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Forest service issues MVP permit -- environmentalists will sue

Virginia will host hearings in Rocky Mount and Radford on whether the MVP, which crosses streams and wetlands in 350 places, will damage water quality.
Appalachian Voices
The pipeline is several years behind schedule.

Builders of the Mountain Valley Pipeline says they’ve completed most of the 304-mile project, but Wild Virginia’s David Sligh says the hardest part has yet to begin.

“They have not crossed hundreds of streams, and they have not crossed the national forest and some other areas that are particularly difficult for them to do construction, and those areas are going to be some of the most difficult they have,” he explains.

A coalition of environmental groups will again challenge a permit to build through three and a half miles of the Jefferson National Forest. Late last week the forest service issued another environmental impact statement.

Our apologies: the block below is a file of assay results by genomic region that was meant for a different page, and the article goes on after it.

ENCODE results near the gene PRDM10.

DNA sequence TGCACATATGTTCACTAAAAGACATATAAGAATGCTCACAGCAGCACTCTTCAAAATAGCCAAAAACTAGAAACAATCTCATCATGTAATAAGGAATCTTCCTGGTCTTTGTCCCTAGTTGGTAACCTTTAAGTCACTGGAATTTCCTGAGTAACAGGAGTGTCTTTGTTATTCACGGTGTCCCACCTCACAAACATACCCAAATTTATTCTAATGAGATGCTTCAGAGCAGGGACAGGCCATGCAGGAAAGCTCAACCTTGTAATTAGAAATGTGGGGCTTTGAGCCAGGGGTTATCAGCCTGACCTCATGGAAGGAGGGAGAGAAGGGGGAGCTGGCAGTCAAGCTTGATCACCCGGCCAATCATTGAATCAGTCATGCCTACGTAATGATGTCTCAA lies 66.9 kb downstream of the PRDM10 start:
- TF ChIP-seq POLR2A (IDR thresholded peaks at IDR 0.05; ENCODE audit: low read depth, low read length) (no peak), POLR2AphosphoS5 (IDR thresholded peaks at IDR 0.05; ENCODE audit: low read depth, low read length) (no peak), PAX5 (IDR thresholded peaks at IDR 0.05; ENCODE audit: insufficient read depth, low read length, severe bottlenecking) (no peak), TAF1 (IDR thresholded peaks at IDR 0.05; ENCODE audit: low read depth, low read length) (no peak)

“This will be their third chance to make a good decision," Sligh says. "They’ve failed in that effort before twice, and the Fourth Circuit Court of Appeals said they weren’t valid. The Fish and Wildlife Service has done a bad job now three times in a row. The West Virginia Department of Environmental Protection, just a couple of weeks ago, the court said they didn’t do their job correctly.”

The project is more than three years behind scheduled and more than three billion dollars over budget.

Sandy Hausman is Radio IQ's Charlottesville Bureau Chief